Theresa May said there was a “clear majority” against a no-deal Brexit but the “legal default” was that the UK would leave without a deal on 29 March if no deal is reached.
MPs will now get a vote on delaying Brexit, said the prime minister.
That vote will take place on Thursday, and if it is passed – and the EU agrees to it – the UK will not leave the EU as planned on 29 March.
Mrs May said there could be a short delay to implement a deal agreed in the next few days, or a longer delay if no agreement is reached.
The government tabled a motion to prevent the UK from exiting the EU on 29 March without a withdrawal agreement.
But before MPs voted on that, they backed an amendment tabled by Labour’s Yvette Cooper rejecting a no-deal Brexit under any circumstances – by just four votes.
This dramatic development led to the government ordering Conservative MPs to vote against its own motion.
But the government motion, as amended, was passed by 321 votes to 278, reinforcing the message that MPs do not want to leave without a deal.
Speaking after the result was read out, Mrs May said “the options before us are the same as they always have been”.
“The House has today provided a clear majority against leaving without a a deal, however I will repeat what I said before.
“These are about the choices this House faces. The legal default in EU and UK law is that the UK will leave without a deal unless something else is agreed. The onus is now on every one of us in this House to find out what that is.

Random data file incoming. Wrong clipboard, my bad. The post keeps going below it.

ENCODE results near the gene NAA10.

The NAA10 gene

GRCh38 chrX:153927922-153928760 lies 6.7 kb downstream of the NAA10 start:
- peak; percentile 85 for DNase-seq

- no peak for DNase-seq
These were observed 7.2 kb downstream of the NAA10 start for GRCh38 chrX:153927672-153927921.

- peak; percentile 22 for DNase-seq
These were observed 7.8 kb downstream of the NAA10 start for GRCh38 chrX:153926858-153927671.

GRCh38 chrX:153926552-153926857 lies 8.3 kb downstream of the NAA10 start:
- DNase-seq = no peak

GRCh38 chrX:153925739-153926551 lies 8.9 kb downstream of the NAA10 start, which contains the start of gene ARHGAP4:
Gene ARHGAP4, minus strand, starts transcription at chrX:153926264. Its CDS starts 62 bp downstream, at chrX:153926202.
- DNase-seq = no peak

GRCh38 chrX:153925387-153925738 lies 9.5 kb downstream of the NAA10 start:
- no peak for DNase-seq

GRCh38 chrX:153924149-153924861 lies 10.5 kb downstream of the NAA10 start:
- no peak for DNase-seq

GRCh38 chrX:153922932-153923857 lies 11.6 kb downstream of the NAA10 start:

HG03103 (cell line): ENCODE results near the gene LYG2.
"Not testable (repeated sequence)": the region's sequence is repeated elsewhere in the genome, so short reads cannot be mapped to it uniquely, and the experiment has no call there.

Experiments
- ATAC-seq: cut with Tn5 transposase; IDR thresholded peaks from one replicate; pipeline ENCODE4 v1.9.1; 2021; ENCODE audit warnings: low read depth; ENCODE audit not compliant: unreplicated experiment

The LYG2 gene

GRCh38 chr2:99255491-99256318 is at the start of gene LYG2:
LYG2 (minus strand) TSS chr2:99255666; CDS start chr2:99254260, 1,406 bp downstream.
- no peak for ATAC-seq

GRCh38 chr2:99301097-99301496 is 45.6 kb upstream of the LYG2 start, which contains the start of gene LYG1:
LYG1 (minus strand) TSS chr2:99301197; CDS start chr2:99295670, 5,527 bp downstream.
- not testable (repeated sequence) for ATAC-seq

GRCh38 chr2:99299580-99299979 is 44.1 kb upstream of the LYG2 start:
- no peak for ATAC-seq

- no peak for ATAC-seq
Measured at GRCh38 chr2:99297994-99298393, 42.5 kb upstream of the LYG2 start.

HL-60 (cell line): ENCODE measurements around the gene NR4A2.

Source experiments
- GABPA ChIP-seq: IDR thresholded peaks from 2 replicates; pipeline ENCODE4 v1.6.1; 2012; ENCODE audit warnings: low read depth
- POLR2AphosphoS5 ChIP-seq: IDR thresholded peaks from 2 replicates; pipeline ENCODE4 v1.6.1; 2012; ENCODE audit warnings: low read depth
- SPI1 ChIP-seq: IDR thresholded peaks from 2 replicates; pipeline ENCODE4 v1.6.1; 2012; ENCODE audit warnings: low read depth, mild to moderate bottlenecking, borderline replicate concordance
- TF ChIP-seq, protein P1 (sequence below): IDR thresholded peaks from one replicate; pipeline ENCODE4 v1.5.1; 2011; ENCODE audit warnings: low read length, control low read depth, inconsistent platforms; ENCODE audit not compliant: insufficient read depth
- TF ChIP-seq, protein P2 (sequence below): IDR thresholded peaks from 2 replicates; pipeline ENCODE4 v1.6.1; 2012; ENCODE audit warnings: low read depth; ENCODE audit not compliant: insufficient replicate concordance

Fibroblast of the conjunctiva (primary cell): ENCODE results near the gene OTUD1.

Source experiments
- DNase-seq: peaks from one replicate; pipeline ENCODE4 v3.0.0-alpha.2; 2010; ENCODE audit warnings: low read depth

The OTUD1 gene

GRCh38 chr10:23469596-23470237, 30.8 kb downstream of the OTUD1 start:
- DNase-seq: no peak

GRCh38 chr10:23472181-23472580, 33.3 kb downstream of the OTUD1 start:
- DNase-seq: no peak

“The options before us are the same as they always have been.”
Mrs May had promised Conservative MPs a free vote – meaning they did not have to follow the orders of party managers – but after MPs unexpectedly voted for Yvette Cooper’s amendment they were ordered to vote against the government motion.
Some ministers, who are against a no-deal Brexit, abstained on the vote, which would normally mean they would have to quit the government.
MPs also voted by 374 to 164 to reject a plan to delay the UK’s departure from the EU until 22 May 2019, so that there can be what its supporters call a “managed no-deal” Brexit.
This amendment was proposed by Prime Minister Theresa May’s former second-in-command, Conservative MP Damian Green, and was backed by prominent Conservative Brexiteers and Remainers.
It was known as the Malthouse Compromise – after Kit Malthouse, the government minister who devised it.
Labour leader Jeremy Corbyn said that Parliament must now take control of the Brexit process and his party will work across the House of Commons to seek a compromise solution.